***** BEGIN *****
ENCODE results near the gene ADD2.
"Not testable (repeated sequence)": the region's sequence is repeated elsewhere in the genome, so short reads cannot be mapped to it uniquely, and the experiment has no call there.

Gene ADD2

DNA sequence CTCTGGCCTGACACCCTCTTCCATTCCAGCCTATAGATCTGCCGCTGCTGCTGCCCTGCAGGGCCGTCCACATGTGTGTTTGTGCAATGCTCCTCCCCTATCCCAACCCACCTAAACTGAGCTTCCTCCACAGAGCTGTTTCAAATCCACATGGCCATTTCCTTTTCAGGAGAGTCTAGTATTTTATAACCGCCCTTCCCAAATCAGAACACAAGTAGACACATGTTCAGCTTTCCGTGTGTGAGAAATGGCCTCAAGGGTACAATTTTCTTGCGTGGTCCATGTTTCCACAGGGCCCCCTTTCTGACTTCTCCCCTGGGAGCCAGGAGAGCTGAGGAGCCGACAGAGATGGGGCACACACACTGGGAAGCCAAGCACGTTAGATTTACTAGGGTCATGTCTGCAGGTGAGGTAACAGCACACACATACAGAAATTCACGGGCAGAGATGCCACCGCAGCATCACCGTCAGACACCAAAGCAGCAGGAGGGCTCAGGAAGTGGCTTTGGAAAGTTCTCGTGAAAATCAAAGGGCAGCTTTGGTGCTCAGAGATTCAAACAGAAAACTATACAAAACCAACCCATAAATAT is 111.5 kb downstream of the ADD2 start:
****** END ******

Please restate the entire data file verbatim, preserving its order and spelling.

ENCODE results near the gene ADD2.
"Not testable (repeated sequence)": the region's sequence is repeated elsewhere in the genome, so short reads cannot be mapped to it uniquely, and the experiment has no call there.

Gene ADD2

DNA sequence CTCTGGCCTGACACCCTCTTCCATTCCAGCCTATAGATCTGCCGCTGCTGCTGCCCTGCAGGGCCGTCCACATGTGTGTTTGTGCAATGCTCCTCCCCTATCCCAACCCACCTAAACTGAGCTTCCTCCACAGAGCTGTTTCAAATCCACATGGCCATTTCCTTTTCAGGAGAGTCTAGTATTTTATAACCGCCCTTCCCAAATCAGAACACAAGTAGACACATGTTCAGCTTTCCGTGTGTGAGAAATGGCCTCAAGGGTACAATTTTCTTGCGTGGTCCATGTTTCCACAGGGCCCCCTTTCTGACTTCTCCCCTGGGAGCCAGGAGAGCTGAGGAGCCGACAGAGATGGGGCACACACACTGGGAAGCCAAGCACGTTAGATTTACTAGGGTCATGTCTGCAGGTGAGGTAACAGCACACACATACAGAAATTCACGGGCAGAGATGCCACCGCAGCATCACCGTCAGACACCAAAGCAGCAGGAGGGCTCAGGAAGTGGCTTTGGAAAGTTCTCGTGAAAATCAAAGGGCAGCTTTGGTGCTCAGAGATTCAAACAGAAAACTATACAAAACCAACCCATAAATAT is 111.5 kb downstream of the ADD2 start: